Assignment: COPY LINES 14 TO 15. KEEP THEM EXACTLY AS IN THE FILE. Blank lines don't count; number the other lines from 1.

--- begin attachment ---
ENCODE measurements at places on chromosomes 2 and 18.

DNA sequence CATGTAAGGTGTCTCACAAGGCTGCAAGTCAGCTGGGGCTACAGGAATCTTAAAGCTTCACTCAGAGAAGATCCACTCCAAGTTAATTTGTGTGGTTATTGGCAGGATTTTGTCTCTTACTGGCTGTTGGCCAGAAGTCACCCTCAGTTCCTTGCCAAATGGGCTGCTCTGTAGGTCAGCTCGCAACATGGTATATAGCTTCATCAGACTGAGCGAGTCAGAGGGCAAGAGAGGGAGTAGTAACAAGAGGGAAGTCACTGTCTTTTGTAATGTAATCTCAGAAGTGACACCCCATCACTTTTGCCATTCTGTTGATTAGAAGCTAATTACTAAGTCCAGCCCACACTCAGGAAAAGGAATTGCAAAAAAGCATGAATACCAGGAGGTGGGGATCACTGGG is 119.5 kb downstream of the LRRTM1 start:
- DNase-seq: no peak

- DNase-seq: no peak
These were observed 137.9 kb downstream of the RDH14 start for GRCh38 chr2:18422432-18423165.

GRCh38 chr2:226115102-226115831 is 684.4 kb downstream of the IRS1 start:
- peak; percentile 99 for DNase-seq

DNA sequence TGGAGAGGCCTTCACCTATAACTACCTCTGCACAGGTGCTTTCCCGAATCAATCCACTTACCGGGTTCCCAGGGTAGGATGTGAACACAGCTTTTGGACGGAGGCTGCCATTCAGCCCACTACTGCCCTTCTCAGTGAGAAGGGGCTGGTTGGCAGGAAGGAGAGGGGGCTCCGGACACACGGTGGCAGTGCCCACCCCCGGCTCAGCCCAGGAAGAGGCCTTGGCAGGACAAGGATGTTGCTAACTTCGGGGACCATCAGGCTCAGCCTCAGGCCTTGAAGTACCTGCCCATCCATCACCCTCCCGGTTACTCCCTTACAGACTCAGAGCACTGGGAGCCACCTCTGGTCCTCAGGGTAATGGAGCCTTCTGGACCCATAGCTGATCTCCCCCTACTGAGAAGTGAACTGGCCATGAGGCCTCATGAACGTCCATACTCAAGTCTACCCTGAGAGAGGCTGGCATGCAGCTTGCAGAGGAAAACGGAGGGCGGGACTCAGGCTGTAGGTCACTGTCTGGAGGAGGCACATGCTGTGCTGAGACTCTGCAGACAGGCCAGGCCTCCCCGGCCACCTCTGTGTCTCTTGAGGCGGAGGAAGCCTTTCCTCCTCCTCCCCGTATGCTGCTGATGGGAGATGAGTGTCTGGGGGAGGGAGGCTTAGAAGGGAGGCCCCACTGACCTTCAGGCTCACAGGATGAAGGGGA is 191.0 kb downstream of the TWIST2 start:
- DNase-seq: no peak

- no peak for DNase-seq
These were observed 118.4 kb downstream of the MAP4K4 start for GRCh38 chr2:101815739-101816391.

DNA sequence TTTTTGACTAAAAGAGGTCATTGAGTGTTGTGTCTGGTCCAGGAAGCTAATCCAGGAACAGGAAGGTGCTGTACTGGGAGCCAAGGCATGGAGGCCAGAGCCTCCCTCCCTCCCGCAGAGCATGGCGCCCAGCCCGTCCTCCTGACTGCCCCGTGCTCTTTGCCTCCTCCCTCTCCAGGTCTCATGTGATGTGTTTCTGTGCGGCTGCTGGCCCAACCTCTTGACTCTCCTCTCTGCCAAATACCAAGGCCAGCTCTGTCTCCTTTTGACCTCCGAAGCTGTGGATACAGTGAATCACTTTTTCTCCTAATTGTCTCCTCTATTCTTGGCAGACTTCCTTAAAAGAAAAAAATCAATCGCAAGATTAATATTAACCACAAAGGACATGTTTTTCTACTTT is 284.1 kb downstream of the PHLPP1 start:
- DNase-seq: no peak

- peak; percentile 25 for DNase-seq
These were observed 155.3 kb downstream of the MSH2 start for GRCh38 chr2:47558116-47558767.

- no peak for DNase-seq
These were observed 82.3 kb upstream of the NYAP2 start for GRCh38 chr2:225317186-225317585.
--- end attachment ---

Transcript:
- peak; percentile 25 for DNase-seq
These were observed 155.3 kb downstream of the MSH2 start for GRCh38 chr2:47558116-47558767.